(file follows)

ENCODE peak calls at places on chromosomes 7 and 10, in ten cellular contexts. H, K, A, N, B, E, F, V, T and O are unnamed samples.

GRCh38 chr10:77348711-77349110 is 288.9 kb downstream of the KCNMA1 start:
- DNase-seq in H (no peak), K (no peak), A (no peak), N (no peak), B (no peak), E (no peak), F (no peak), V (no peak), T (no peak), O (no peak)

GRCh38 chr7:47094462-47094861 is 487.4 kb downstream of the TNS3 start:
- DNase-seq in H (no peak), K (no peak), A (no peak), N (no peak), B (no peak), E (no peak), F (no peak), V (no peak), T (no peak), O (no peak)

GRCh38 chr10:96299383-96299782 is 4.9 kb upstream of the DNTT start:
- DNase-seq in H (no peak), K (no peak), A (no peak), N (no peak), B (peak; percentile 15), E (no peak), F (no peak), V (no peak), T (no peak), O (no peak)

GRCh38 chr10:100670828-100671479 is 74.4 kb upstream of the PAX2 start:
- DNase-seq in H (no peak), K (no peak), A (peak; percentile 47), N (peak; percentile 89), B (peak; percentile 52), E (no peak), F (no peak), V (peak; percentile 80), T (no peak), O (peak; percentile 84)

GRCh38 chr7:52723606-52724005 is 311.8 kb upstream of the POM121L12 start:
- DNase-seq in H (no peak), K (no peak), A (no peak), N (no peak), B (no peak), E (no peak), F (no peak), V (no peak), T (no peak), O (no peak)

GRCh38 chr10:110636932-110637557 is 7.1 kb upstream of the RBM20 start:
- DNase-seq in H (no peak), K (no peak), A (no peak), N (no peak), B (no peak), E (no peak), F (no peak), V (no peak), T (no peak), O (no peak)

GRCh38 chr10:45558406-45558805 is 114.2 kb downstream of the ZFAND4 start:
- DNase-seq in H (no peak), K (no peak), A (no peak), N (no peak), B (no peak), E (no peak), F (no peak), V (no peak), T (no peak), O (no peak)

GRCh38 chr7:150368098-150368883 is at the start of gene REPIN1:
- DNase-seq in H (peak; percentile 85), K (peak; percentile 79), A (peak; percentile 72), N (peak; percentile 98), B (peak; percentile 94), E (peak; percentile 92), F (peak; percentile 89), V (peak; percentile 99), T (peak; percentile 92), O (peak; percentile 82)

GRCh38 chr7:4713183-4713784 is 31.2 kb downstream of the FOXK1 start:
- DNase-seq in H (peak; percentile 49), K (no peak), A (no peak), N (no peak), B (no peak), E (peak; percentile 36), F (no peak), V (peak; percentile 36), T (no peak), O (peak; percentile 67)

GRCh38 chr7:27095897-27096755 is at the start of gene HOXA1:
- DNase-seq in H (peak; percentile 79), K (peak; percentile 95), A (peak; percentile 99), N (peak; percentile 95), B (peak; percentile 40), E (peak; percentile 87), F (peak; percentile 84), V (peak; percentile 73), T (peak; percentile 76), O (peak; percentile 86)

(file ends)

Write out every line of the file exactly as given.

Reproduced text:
ENCODE peak calls at places on chromosomes 7 and 10, in ten cellular contexts. H, K, A, N, B, E, F, V, T and O are unnamed samples.

GRCh38 chr10:77348711-77349110 is 288.9 kb downstream of the KCNMA1 start:
- DNase-seq in H (no peak), K (no peak), A (no peak), N (no peak), B (no peak), E (no peak), F (no peak), V (no peak), T (no peak), O (no peak)

GRCh38 chr7:47094462-47094861 is 487.4 kb downstream of the TNS3 start:
- DNase-seq in H (no peak), K (no peak), A (no peak), N (no peak), B (no peak), E (no peak), F (no peak), V (no peak), T (no peak), O (no peak)

GRCh38 chr10:96299383-96299782 is 4.9 kb upstream of the DNTT start:
- DNase-seq in H (no peak), K (no peak), A (no peak), N (no peak), B (peak; percentile 15), E (no peak), F (no peak), V (no peak), T (no peak), O (no peak)

GRCh38 chr10:100670828-100671479 is 74.4 kb upstream of the PAX2 start:
- DNase-seq in H (no peak), K (no peak), A (peak; percentile 47), N (peak; percentile 89), B (peak; percentile 52), E (no peak), F (no peak), V (peak; percentile 80), T (no peak), O (peak; percentile 84)

GRCh38 chr7:52723606-52724005 is 311.8 kb upstream of the POM121L12 start:
- DNase-seq in H (no peak), K (no peak), A (no peak), N (no peak), B (no peak), E (no peak), F (no peak), V (no peak), T (no peak), O (no peak)

GRCh38 chr10:110636932-110637557 is 7.1 kb upstream of the RBM20 start:
- DNase-seq in H (no peak), K (no peak), A (no peak), N (no peak), B (no peak), E (no peak), F (no peak), V (no peak), T (no peak), O (no peak)

GRCh38 chr10:45558406-45558805 is 114.2 kb downstream of the ZFAND4 start:
- DNase-seq in H (no peak), K (no peak), A (no peak), N (no peak), B (no peak), E (no peak), F (no peak), V (no peak), T (no peak), O (no peak)

GRCh38 chr7:150368098-150368883 is at the start of gene REPIN1:
- DNase-seq in H (peak; percentile 85), K (peak; percentile 79), A (peak; percentile 72), N (peak; percentile 98), B (peak; percentile 94), E (peak; percentile 92), F (peak; percentile 89), V (peak; percentile 99), T (peak; percentile 92), O (peak; percentile 82)

GRCh38 chr7:4713183-4713784 is 31.2 kb downstream of the FOXK1 start:
- DNase-seq in H (peak; percentile 49), K (no peak), A (no peak), N (no peak), B (no peak), E (peak; percentile 36), F (no peak), V (peak; percentile 36), T (no peak), O (peak; percentile 67)

GRCh38 chr7:27095897-27096755 is at the start of gene HOXA1:
- DNase-seq in H (peak; percentile 79), K (peak; percentile 95), A (peak; percentile 99), N (peak; percentile 95), B (peak; percentile 40), E (peak; percentile 87), F (peak; percentile 84), V (peak; percentile 73), T (peak; percentile 76), O (peak; percentile 86)